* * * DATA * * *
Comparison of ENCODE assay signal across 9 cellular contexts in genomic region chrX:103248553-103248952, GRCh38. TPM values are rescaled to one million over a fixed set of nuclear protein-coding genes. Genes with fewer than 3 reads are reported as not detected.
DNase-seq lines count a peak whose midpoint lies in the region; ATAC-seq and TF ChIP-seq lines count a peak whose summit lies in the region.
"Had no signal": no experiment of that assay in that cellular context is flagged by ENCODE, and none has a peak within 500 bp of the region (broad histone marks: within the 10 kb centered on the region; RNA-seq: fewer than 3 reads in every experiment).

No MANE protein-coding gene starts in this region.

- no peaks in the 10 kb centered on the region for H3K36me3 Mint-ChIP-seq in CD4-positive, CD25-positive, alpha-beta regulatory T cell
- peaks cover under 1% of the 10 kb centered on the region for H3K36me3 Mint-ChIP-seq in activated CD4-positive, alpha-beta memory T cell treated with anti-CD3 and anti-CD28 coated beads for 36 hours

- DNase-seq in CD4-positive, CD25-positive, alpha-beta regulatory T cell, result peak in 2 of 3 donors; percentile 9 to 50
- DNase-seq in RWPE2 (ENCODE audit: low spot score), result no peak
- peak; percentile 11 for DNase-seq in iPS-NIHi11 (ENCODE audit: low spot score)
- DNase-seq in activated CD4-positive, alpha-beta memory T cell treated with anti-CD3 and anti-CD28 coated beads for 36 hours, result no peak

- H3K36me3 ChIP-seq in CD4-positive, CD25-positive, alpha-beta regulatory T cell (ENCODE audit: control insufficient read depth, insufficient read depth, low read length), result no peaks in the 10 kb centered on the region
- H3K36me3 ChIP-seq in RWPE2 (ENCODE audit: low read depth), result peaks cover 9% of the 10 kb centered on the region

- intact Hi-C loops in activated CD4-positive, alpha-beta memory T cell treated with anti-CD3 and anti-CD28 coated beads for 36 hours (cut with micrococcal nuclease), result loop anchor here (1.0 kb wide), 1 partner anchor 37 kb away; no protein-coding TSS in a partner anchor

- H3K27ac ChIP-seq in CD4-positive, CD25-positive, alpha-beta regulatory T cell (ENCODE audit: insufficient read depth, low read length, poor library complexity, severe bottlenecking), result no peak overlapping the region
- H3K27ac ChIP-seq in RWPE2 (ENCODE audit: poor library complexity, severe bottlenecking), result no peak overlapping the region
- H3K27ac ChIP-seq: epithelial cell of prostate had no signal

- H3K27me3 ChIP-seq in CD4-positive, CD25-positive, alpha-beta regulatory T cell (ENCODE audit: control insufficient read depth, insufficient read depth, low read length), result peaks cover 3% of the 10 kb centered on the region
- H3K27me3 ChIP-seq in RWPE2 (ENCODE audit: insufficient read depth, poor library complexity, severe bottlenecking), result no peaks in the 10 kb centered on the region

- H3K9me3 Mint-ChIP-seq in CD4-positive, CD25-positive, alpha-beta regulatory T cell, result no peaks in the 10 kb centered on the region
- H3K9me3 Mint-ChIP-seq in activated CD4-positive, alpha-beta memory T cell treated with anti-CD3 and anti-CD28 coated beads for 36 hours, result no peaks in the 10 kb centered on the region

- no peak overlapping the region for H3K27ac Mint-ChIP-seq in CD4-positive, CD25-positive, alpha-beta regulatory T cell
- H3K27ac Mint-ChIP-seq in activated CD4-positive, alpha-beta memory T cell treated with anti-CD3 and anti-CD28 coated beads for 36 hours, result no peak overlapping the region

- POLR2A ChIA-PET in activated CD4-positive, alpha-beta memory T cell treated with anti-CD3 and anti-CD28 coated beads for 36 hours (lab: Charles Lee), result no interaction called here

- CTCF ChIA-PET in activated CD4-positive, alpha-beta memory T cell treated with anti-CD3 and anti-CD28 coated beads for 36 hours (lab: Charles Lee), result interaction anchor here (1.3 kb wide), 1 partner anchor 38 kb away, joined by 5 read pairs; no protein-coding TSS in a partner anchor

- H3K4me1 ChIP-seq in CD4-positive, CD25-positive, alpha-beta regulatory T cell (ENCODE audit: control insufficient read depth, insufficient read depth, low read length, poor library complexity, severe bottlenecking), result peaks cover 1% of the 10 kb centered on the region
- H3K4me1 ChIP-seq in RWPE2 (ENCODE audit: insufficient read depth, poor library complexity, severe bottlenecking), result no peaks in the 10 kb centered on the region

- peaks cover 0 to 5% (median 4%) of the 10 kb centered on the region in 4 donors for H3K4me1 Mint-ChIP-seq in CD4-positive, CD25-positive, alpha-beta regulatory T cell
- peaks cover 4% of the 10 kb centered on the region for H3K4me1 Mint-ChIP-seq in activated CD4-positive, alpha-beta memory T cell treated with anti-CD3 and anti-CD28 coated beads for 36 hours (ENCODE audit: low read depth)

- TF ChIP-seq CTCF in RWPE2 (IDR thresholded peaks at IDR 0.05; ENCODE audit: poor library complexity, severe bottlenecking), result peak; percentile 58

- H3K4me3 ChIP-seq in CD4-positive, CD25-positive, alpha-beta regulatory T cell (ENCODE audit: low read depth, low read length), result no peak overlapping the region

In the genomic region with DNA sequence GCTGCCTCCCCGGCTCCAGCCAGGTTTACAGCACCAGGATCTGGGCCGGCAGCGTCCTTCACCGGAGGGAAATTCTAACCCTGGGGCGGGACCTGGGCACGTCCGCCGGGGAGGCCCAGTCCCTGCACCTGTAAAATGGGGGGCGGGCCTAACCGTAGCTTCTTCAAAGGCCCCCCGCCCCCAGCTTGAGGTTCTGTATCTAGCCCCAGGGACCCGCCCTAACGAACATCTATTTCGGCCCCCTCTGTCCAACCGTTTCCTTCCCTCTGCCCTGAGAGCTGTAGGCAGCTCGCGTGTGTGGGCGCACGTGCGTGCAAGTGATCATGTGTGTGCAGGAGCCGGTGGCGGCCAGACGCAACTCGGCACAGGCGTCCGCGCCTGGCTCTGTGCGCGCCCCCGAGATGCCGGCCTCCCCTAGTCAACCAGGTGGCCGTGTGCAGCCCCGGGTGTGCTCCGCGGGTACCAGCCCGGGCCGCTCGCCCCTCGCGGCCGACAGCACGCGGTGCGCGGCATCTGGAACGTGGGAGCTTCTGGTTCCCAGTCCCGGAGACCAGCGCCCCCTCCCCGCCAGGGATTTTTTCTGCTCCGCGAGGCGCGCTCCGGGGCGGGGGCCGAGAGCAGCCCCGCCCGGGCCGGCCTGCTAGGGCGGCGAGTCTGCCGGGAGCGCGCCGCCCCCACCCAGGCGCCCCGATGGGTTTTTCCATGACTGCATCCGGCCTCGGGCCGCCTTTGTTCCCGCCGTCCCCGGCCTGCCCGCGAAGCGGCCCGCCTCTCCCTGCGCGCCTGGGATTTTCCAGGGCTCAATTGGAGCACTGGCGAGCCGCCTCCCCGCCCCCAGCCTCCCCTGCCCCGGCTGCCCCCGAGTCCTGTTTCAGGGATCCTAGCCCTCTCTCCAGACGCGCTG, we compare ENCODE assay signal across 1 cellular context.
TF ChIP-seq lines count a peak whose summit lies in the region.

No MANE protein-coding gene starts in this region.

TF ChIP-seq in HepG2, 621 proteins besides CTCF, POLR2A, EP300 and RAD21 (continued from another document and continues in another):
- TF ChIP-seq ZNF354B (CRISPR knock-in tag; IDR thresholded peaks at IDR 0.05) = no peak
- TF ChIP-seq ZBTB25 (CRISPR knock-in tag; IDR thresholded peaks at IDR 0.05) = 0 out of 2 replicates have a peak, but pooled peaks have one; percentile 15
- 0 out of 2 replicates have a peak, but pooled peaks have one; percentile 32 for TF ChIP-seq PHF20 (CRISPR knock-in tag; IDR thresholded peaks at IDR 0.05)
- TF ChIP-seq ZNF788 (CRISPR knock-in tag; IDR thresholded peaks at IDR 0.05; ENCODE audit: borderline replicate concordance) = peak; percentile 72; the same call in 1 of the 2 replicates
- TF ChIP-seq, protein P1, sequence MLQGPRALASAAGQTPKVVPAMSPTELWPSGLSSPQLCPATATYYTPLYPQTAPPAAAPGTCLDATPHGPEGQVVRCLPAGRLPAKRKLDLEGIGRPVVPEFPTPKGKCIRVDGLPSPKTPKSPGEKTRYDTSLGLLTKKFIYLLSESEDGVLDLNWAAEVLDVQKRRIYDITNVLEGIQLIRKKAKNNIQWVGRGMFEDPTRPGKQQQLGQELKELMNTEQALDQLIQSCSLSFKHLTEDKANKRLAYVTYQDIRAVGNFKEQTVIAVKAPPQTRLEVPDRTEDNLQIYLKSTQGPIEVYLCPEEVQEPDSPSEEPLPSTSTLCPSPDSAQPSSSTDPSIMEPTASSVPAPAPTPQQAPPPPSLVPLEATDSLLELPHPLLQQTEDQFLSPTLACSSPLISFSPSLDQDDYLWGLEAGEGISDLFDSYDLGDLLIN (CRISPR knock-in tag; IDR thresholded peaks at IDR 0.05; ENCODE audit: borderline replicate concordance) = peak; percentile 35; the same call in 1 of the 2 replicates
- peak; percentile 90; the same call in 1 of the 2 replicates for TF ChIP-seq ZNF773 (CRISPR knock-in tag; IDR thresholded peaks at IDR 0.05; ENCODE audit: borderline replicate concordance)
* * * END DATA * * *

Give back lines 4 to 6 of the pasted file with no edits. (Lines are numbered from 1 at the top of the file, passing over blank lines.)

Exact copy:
No MANE protein-coding gene starts in this region.

- no peaks in the 10 kb centered on the region for H3K36me3 Mint-ChIP-seq in CD4-positive, CD25-positive, alpha-beta regulatory T cell
- peaks cover under 1% of the 10 kb centered on the region for H3K36me3 Mint-ChIP-seq in activated CD4-positive, alpha-beta memory T cell treated with anti-CD3 and anti-CD28 coated beads for 36 hours